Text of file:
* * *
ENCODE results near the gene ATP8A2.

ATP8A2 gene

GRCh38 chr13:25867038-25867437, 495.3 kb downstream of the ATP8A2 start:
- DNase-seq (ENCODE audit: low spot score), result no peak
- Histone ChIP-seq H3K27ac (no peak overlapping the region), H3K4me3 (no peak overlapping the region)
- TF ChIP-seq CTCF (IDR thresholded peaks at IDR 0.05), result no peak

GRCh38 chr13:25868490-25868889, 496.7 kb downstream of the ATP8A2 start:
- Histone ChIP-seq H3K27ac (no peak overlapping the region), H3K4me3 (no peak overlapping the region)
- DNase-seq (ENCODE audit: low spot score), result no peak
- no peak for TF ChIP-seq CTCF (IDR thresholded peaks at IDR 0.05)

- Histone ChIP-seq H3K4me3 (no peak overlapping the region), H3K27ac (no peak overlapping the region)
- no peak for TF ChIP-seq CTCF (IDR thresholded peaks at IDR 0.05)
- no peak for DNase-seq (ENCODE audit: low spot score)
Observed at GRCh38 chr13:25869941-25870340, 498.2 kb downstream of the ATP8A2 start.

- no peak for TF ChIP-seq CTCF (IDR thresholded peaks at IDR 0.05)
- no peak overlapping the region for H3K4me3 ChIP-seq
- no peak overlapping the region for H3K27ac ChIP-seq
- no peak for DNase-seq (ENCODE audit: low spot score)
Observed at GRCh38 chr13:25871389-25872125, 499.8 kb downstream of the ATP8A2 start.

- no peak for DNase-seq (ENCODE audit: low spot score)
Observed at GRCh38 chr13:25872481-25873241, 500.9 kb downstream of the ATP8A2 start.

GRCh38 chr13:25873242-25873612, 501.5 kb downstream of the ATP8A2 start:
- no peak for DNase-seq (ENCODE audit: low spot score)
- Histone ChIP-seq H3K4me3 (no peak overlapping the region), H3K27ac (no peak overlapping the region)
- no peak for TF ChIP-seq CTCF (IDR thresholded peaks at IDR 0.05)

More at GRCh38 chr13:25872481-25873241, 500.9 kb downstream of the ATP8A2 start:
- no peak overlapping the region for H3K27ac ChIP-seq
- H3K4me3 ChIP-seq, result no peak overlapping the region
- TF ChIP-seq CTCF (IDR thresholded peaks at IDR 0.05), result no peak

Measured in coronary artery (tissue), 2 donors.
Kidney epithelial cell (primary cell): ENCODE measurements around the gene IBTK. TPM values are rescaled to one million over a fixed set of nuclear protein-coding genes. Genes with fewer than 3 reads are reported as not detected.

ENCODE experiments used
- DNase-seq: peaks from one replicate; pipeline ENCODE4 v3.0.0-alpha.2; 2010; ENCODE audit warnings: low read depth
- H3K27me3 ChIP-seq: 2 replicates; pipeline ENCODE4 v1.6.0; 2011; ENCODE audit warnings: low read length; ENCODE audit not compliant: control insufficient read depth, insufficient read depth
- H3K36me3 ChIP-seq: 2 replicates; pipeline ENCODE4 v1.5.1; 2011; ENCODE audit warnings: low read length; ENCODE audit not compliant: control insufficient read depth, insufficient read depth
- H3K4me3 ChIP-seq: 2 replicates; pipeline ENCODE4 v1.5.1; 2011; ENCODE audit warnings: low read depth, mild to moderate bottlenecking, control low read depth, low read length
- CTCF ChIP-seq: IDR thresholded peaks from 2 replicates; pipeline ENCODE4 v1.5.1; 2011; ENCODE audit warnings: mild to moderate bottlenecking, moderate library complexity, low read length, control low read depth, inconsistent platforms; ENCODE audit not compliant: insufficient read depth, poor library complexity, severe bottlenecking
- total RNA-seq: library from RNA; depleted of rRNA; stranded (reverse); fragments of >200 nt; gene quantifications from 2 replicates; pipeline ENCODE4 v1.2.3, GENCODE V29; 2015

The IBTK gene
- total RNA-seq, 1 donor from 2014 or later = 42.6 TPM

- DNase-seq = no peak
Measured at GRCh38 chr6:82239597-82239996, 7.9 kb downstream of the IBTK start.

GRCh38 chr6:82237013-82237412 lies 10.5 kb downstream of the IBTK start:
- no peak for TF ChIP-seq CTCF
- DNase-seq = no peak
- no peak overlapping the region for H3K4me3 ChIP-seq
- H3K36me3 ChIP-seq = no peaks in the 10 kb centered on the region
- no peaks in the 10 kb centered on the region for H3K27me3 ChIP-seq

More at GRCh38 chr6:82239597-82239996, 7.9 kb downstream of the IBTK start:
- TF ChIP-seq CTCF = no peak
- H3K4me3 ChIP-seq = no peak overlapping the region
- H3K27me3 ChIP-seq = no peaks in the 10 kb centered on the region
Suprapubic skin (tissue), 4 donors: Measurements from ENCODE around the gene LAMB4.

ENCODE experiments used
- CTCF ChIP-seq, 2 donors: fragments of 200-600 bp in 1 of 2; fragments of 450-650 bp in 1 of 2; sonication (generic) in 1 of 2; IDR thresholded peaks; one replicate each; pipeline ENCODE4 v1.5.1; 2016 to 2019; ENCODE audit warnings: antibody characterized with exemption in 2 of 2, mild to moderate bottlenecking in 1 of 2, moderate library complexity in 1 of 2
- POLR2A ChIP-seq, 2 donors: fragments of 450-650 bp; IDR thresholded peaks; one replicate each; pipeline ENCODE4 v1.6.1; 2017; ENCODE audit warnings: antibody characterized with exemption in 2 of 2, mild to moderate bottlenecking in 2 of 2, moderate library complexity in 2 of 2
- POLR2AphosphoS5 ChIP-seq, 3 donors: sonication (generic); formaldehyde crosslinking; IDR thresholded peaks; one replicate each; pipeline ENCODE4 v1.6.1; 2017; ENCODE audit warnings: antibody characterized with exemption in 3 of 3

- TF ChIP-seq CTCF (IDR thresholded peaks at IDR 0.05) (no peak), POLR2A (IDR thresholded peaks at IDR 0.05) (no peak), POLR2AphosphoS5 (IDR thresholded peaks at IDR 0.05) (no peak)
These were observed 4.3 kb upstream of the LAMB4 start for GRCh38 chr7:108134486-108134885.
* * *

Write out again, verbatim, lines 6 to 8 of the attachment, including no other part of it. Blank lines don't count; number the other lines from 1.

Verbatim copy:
- TF ChIP-seq CTCF (IDR thresholded peaks at IDR 0.05), result no peak

GRCh38 chr13:25868490-25868889, 496.7 kb downstream of the ATP8A2 start:
- Histone ChIP-seq H3K27ac (no peak overlapping the region), H3K4me3 (no peak overlapping the region)